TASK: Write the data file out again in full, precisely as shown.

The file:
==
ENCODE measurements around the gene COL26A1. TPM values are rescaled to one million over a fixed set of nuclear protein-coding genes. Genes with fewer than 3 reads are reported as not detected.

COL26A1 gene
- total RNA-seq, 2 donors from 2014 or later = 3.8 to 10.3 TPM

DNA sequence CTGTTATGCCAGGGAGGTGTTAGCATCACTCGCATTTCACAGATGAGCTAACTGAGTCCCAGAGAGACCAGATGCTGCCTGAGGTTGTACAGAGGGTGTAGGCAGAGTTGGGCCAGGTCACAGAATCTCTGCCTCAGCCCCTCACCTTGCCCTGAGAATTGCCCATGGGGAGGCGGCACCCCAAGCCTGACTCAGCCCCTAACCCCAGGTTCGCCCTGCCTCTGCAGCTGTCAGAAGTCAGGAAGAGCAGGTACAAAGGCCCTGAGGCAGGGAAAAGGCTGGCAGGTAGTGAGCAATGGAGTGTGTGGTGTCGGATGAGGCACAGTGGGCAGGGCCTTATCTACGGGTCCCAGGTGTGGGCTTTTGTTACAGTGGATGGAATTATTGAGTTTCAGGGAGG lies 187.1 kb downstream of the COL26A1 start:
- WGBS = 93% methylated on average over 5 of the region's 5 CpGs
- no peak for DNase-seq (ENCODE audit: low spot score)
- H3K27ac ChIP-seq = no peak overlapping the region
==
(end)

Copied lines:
ENCODE measurements around the gene COL26A1. TPM values are rescaled to one million over a fixed set of nuclear protein-coding genes. Genes with fewer than 3 reads are reported as not detected.

COL26A1 gene
- total RNA-seq, 2 donors from 2014 or later = 3.8 to 10.3 TPM

DNA sequence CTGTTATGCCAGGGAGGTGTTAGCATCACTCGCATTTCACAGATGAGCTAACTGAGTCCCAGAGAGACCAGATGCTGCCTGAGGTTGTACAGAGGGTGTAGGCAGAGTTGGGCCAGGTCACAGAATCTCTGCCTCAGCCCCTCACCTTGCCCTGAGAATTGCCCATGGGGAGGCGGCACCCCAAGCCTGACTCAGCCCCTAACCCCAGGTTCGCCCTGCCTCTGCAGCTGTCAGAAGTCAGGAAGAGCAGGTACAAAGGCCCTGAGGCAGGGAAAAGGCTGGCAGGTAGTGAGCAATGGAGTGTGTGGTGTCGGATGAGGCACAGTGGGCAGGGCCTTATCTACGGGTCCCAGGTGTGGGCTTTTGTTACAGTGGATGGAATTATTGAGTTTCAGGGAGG lies 187.1 kb downstream of the COL26A1 start:
- WGBS = 93% methylated on average over 5 of the region's 5 CpGs
- no peak for DNase-seq (ENCODE audit: low spot score)
- H3K27ac ChIP-seq = no peak overlapping the region